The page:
Marc Lefkowitz | 01/30/09 @ 10:24am
Can the deceptively simple act of helping inner-city kids plant sunflowers on vacant, contaminated land stand on its own merits as a social venture, or should it be a self-sustaining business?
GTECH, a year-old nonprofit in Pittsburgh, is proving that an emerging science called phytoremediation, or drawing the toxins out of soil with plants like sunflowers (and then crushing the seeds to make biodiesel), provides hope to urban communities that could use some. It does so by providing an aesthetic and functional counterpoint to blight. It also provides a training ground for green jobs that circulate benefits back to the community.
"We think there's value in giving people hope," said GTECH co-founder Andrew Butcher. "Even if it's a temporary use, don't underestimate the value of hope."
The simple but powerful appearance of a field of sunflowers growing in the city has captured some attention.
Butcher presented recently to a Cleveland group interested in exploring green remediation, including the Botanical Garden, the county, and community development organizations. He explained how in Pittsburgh they managed to sow together a partnership with local universities (providing research) and the city to test their ideas on a 100 acres of former industrial property so contaminated it was used to test the Mars Rover.
This was Pittsburgh's biggest brownfield, and thanks to Pennsylvania's Renewable Portfolio Standard, which includes a mandate for a certain percentage of locally grown biofuels, GTECH (which stands for Growth Through Energy and Community Health) was able to convince the Regional Industrial Development Corp., the city's largest brownfield manager to try something new.
GTECH has since put their ideas and sunflowers into 12 acres, scattered sites where the city demolished homes. Pittsburgh, like other Rust Belt cities, has an abundance of vacant, often contaminated land (5,000 acres or 10% percent of its total. Put in perspective, 7% of Cleveland's land is vacant).
Lots of land means lots of opportunity, said Butcher who formed GTECH with two buddies who also graduated from Carnegie-Mellon Business School last year. GTECH got a boost when East Liberty, one of Pittsburgh's most respected community development groups, decided to take a chance on their idea. East Liberty believed in GTECH and dedicated three vacant properties and identified neighborhood kids to help (GTECH partners with a workforce training organization which provides funding for the labor).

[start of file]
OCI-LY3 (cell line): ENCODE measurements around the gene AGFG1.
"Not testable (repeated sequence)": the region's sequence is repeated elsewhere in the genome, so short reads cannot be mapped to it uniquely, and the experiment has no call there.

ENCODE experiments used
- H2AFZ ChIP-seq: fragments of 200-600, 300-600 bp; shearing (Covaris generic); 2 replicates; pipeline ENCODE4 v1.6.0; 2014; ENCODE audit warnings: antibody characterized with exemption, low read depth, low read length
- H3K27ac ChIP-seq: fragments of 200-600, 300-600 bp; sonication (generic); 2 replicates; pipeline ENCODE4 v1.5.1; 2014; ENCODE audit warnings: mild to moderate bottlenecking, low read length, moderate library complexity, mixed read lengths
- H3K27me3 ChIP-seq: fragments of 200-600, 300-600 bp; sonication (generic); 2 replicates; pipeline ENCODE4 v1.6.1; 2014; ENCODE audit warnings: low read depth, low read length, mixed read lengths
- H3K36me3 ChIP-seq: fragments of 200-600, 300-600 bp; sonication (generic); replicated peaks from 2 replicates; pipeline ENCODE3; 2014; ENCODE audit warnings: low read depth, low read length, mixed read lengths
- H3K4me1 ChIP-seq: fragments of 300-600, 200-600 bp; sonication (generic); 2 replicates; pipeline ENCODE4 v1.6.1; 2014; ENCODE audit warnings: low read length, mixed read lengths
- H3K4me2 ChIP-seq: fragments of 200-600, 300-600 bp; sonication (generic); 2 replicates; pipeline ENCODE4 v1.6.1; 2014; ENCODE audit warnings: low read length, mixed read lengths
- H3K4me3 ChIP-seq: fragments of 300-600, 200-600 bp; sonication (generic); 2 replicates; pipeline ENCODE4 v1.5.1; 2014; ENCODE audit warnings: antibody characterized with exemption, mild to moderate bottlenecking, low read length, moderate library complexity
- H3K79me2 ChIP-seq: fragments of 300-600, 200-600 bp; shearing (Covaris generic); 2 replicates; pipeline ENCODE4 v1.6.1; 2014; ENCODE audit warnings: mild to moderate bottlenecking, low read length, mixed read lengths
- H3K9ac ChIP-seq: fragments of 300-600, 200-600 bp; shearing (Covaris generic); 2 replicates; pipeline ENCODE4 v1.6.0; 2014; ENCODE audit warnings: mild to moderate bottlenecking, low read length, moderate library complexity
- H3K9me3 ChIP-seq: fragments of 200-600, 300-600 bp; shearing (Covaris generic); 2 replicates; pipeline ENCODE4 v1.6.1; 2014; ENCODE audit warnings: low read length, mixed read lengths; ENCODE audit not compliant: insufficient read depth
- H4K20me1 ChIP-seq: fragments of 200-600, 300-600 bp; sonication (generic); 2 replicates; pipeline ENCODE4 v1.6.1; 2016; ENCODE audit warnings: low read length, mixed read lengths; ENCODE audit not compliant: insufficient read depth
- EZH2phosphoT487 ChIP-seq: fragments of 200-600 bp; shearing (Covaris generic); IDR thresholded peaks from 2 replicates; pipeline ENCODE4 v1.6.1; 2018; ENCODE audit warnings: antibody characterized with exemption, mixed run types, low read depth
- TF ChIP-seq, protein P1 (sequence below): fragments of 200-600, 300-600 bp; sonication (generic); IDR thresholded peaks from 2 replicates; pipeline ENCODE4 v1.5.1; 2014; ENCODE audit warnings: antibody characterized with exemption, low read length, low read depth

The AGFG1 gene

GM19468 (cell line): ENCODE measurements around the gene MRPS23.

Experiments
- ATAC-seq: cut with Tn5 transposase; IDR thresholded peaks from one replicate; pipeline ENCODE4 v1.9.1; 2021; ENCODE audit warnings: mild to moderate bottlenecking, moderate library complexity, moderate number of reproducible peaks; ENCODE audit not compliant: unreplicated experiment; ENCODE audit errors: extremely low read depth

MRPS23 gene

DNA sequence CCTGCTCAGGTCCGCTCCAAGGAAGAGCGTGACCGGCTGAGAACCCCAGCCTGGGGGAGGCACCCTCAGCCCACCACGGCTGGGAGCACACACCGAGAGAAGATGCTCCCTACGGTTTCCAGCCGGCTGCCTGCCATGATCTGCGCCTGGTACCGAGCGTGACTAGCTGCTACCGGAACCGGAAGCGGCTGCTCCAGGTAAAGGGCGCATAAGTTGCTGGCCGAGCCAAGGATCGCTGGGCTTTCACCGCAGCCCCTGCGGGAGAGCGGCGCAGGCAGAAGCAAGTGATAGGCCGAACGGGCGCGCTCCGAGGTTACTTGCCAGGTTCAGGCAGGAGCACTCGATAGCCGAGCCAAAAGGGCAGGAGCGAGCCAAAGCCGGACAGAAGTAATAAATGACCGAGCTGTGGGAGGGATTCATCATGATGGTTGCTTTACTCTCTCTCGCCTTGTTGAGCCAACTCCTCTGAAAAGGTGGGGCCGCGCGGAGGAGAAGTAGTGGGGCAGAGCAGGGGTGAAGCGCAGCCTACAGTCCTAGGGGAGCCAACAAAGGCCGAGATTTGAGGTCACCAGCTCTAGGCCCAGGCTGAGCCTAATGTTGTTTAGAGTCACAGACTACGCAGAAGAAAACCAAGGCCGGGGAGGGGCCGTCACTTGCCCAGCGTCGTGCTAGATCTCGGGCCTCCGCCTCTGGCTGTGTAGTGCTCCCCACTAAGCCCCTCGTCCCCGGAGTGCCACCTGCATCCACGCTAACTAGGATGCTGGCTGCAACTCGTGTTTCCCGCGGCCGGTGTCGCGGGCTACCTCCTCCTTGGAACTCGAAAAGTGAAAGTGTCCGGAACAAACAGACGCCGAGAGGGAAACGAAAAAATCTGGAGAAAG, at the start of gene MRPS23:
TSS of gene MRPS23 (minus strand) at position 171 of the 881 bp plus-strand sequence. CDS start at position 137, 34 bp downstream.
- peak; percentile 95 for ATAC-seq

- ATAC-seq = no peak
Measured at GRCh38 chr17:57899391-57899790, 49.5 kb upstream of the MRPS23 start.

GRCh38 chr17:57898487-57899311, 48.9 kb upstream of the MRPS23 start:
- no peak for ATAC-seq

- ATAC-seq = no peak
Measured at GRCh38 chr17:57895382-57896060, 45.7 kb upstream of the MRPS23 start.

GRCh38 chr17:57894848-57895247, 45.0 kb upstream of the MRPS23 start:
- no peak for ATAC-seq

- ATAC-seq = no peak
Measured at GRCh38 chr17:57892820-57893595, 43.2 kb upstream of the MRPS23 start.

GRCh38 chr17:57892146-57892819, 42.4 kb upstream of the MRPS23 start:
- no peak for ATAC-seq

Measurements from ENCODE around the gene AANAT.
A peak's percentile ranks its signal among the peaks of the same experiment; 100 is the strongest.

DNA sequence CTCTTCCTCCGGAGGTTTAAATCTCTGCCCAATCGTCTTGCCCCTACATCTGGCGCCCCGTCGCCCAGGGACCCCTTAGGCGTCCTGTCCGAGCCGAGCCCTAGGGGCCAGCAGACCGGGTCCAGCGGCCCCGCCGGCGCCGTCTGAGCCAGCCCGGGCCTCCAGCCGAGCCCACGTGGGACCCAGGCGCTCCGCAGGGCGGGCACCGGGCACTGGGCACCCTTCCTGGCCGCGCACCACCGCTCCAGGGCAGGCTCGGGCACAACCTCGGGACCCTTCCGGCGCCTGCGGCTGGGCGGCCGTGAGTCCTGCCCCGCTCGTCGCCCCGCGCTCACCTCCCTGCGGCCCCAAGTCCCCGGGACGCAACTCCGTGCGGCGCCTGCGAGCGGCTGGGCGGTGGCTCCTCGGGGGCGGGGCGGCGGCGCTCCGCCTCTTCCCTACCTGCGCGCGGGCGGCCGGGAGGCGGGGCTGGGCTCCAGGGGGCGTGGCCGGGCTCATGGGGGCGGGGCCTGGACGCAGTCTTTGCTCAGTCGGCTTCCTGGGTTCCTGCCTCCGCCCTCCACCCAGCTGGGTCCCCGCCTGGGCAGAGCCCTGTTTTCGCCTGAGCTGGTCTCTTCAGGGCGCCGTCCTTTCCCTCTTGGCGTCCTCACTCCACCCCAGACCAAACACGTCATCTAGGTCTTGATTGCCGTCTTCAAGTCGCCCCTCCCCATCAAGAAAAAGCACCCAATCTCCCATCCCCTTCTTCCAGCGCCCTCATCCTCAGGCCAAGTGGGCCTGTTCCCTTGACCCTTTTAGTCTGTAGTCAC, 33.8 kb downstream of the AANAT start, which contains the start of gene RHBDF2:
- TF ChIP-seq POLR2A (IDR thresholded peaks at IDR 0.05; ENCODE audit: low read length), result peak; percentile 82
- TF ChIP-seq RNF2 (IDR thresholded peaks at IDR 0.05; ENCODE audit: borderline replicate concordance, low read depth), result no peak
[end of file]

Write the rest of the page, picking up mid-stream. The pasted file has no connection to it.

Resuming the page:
After last year's first growing season, research is showing the sunflowers seeds are not holding onto their toxins. GTECH partners with a local startup business Steel City Biofuels, to crush the seeds into biodiesel. It might not be enough to make a living from, and the remediation might take 10 years for mild to medium levels of contamination, but it's better than doing nothing at all, Butcher said.
"There are some mixed feelings about this as a remediation strategy, but the worst case we're building soil. We think it's not about how many biofuels you produce, but the impact you make (in the community)."
They also think they're making a case for green jobs. GTECH's small but quick success has caught the attention of national Student Conservation Association, which will work with GTECH on future projects. GTECH was also awarded an Echoing Green Fellowship in green entrepreneurship. They will use the fellowship to introduce a phytoremediation project in New Orleans' Lower Ninth Ward.
GTECH has plans to expand to cities with similar contaminated land problems like New Orleans (where they will) and possibly spread its seeds to Cleveland (where some locals hope they will). Some question whether the model for GTECH can work without workforce training groups subsidizing the labor. Their $6,000-$10,000 per acre/per year budget includes labor which is paid for elsewhere. Conversely, Butcher says the cost to the city of Pittsburgh just to maintain that acre is $4,000.
Butcher was also asked if his social venture would be strengthened by land-use reform at the city, such as zoning or other policies that dedicate vacant land for green infrastructure like phytoremediation, tree farms or gardens?
He answered that his venture is strengthening the city even if it is temporary use by restoring value to the land and giving kids a sense of hope and pride in where they live, not to mention hands-on training. Of the former, if the remediation bears out, it may make the land available for growing food and safe for public access in the future.
"For every acre under commercial conditions you can get 100 gallons of sunflower oil per year," Butcher said, adding that he doesn't anticipate GTECH's work to reach commercial scale. "We're talking about doing this on a distributed basis. So, the question is 'how do we utilize underutilized land, especially in the urban context?'"